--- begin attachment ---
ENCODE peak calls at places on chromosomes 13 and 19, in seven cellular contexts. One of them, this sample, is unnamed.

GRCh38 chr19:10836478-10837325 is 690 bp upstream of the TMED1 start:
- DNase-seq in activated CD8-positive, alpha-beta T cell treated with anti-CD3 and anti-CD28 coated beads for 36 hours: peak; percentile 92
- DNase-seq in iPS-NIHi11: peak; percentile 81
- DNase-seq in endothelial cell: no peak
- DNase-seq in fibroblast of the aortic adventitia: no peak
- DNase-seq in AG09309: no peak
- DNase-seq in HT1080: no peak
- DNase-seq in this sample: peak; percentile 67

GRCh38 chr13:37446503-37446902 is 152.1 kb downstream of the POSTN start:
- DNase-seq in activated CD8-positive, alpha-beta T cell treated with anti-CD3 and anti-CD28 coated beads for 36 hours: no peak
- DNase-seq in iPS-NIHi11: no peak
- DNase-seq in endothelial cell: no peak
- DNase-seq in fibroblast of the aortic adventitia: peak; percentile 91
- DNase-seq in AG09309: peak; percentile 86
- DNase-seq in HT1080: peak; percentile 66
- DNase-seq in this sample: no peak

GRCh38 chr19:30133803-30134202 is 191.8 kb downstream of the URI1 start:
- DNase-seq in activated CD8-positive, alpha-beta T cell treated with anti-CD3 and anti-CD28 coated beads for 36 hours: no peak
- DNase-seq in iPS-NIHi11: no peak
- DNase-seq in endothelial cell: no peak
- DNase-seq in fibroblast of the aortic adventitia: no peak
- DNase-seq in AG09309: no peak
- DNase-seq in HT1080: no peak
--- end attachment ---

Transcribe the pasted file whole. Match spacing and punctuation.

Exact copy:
ENCODE peak calls at places on chromosomes 13 and 19, in seven cellular contexts. One of them, this sample, is unnamed.

GRCh38 chr19:10836478-10837325 is 690 bp upstream of the TMED1 start:
- DNase-seq in activated CD8-positive, alpha-beta T cell treated with anti-CD3 and anti-CD28 coated beads for 36 hours: peak; percentile 92
- DNase-seq in iPS-NIHi11: peak; percentile 81
- DNase-seq in endothelial cell: no peak
- DNase-seq in fibroblast of the aortic adventitia: no peak
- DNase-seq in AG09309: no peak
- DNase-seq in HT1080: no peak
- DNase-seq in this sample: peak; percentile 67

GRCh38 chr13:37446503-37446902 is 152.1 kb downstream of the POSTN start:
- DNase-seq in activated CD8-positive, alpha-beta T cell treated with anti-CD3 and anti-CD28 coated beads for 36 hours: no peak
- DNase-seq in iPS-NIHi11: no peak
- DNase-seq in endothelial cell: no peak
- DNase-seq in fibroblast of the aortic adventitia: peak; percentile 91
- DNase-seq in AG09309: peak; percentile 86
- DNase-seq in HT1080: peak; percentile 66
- DNase-seq in this sample: no peak

GRCh38 chr19:30133803-30134202 is 191.8 kb downstream of the URI1 start:
- DNase-seq in activated CD8-positive, alpha-beta T cell treated with anti-CD3 and anti-CD28 coated beads for 36 hours: no peak
- DNase-seq in iPS-NIHi11: no peak
- DNase-seq in endothelial cell: no peak
- DNase-seq in fibroblast of the aortic adventitia: no peak
- DNase-seq in AG09309: no peak
- DNase-seq in HT1080: no peak